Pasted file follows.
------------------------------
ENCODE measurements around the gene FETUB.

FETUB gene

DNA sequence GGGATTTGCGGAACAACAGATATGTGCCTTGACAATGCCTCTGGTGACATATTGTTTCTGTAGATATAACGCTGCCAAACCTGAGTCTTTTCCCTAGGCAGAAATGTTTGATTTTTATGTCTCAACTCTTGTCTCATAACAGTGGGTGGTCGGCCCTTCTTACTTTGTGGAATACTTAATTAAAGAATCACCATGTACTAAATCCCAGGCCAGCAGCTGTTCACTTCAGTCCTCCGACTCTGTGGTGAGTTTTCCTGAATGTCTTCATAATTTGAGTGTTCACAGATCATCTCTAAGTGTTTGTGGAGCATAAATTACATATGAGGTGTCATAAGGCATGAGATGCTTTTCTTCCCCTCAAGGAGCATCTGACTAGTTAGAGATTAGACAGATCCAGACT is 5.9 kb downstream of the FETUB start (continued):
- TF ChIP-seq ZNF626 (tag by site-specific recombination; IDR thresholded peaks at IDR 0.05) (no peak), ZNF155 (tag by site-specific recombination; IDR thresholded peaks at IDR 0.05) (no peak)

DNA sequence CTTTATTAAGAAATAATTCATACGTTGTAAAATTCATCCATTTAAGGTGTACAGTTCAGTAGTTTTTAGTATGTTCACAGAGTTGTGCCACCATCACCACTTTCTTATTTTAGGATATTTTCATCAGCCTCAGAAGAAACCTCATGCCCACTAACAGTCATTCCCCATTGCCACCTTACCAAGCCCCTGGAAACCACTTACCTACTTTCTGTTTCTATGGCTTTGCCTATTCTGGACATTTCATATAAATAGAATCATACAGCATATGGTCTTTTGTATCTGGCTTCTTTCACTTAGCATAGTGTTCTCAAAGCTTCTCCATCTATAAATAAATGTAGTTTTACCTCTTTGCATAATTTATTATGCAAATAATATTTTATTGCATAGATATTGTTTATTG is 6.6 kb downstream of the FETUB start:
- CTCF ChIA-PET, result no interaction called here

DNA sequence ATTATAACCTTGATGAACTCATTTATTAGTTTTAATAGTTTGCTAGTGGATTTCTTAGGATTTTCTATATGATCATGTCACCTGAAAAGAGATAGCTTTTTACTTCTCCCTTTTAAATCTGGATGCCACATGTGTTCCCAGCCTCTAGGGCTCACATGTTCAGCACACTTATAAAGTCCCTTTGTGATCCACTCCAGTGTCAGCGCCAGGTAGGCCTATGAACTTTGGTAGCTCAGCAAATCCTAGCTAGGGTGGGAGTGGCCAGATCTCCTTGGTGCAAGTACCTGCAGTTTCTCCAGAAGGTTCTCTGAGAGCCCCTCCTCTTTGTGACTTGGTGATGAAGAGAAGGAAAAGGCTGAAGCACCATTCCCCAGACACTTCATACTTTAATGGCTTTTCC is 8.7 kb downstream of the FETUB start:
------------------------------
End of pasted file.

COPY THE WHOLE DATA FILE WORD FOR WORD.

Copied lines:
ENCODE measurements around the gene FETUB.

FETUB gene

DNA sequence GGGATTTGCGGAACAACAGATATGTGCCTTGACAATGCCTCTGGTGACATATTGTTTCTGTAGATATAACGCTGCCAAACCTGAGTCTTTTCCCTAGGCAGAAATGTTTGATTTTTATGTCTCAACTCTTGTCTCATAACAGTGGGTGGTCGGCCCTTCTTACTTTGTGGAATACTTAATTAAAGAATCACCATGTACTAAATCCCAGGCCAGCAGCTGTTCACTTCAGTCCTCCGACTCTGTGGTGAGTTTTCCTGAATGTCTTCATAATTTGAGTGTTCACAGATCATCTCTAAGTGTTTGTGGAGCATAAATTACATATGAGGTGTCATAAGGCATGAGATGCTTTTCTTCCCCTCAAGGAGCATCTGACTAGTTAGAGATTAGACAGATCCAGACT is 5.9 kb downstream of the FETUB start (continued):
- TF ChIP-seq ZNF626 (tag by site-specific recombination; IDR thresholded peaks at IDR 0.05) (no peak), ZNF155 (tag by site-specific recombination; IDR thresholded peaks at IDR 0.05) (no peak)

DNA sequence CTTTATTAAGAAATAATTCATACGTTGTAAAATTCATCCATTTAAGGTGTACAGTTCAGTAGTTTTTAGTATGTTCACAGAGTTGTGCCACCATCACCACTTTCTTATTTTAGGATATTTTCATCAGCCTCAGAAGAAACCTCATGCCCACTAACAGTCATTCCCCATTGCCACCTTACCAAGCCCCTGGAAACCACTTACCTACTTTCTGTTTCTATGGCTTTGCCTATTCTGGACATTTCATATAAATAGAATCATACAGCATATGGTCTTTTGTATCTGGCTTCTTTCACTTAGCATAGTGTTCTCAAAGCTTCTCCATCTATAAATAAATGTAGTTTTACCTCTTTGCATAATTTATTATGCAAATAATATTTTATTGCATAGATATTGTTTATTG is 6.6 kb downstream of the FETUB start:
- CTCF ChIA-PET, result no interaction called here

DNA sequence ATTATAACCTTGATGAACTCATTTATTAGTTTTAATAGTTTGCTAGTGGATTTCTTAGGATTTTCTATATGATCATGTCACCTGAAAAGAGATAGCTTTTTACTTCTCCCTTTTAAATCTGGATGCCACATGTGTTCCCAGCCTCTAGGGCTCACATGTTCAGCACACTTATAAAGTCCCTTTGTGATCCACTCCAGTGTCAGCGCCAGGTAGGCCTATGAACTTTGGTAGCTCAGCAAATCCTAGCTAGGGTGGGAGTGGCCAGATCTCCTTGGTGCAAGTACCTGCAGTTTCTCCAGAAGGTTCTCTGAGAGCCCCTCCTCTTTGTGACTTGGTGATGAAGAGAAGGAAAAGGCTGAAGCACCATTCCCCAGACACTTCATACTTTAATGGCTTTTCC is 8.7 kb downstream of the FETUB start: